Category Archives: In focus

In focus

Increasing control of the Internet in Turkey

Turkey’s parliament passed a law increasing the powers of state to control the Internet. The new rules give it, among others, the right to block websites without judicial decision and the right to access browsing history of chosen citizens.

With the new regulations, the Turkish Telecommunication Authority will now be able to block a website without the court’s consent, if it considers that necessary for “national security, restoration of public order and crime prevention”.

The Turkish Telecommunication Authority will also have access to the history of online activity of selected persons.
The law still requires the signature of the President Recep Tayyip Erdogan.

The current Internet law in Turkey belongs to the most restrictive ones, anyway. On its basis there have been blocked thousands of websites from sites deemed conducive to the Kurdish separatists to gay men dating sites. In February there were introduced the first changes in the Internet regulations. Critics were then accusing the government led by Erdogan of trying to lock in this way corruption investigations against him and his ministers.

Internet is the leading source of information and entertainment for the Poles

If the Poles were to choose only one medium of information and entertainment,  82% of them would choose the Internet. Only every 10th person would choose TV and 3,6% would choose the radio and 2,5% prefers the printed press.

SW Research survey results indicate the respondents’ age does not significantly affect preferences for selecting the key medium. In each age group the predominant answer was “internet” over other media, which seems to be very significant.

Internet’s advantage in marketing is a matter of conscious choices of the recipients. It is obvious that it is no longer effective to communicate brands without  participating in online media. Even only through blogs, which are one of many available Internet communication platforms, the marketers can already reach almost 10 million of Poles. Facebook provides even greater reach.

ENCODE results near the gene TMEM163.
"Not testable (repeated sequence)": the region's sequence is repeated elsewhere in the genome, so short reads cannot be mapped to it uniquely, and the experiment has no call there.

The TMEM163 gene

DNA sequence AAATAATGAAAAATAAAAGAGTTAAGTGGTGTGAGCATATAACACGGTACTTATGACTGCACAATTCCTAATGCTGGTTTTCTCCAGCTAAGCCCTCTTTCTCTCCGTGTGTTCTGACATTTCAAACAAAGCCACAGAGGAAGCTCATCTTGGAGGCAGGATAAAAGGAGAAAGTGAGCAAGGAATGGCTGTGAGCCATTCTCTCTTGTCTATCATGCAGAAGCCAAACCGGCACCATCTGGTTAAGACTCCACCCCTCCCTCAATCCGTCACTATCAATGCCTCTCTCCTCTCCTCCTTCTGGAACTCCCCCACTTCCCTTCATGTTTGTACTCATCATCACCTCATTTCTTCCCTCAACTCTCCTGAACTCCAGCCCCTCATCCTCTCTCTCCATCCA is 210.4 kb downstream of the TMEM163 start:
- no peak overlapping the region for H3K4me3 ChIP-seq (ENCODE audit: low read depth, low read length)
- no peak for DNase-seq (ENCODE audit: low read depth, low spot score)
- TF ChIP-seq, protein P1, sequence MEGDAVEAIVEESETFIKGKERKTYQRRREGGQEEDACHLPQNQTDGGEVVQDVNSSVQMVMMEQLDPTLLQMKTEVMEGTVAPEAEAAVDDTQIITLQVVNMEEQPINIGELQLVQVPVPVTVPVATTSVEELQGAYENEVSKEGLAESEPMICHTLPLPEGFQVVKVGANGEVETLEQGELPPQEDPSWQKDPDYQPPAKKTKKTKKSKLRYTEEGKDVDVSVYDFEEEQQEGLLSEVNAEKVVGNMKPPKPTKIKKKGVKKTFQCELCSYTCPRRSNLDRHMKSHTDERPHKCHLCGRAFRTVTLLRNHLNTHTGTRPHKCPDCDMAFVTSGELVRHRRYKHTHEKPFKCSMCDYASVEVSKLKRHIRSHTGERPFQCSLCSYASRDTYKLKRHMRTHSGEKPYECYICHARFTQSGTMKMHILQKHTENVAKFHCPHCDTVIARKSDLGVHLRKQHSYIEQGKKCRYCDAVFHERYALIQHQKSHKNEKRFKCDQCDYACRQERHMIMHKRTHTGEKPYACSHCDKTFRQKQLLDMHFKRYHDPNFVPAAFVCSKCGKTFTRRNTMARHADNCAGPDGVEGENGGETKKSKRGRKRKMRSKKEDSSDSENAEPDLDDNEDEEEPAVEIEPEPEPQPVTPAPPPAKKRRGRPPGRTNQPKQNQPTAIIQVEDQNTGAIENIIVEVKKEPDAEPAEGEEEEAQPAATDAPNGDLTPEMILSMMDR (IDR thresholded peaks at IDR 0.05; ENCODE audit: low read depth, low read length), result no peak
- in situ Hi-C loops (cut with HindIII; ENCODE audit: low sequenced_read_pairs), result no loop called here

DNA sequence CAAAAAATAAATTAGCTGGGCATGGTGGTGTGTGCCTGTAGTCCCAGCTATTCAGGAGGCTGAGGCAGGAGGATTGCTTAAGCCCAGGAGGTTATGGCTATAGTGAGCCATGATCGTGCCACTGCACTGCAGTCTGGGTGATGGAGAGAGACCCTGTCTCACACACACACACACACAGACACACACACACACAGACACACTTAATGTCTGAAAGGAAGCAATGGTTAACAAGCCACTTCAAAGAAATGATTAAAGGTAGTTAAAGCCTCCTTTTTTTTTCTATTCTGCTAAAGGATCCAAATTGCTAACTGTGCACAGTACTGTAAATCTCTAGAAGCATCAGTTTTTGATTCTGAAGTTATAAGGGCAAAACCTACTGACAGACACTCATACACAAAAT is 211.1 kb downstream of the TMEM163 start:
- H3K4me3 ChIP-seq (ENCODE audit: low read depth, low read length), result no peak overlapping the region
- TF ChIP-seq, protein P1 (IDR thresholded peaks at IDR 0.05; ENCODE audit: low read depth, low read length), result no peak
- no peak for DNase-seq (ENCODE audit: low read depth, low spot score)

What is coworking and how is it affecting SEEMEA region

Coworking is a concept of working in an open office, developed in 2005 by Brad Neuberg. With the modern, faced paced, way of doing business more and more large companies implemented the principle of distance working for their employees. This allowed workers to work from homes, and while this has its advantages, it also has its disadvantages. Working from home comes with a lot of distractions, and a non-work focused approach, so a lot of these people started working from coffee shops or rented offices. The same applies to freelancers, small businesses, entrepreneurs and everyone working from their own home.

Coworking concept allows you to work in a shared office space, with all the resources of the office with much less expense. You get the work environment, inspiring atmosphere, people around you with who you can network and socialize, and still get the work done.

75% of coworkers claimed working in a coworking space increased their productivity, 80% claimed they had an increase in business, while 92% claimed to have expanded their social circle, as researched by Deskmag, coworking magazine.

Another amazing fact is that coworking is growing exponentially in the past few years around the world, with 160 coworking spaces in 2008, 600 in 2010, 1130 in 2011 and 2150 spaces in 2012 worldwide.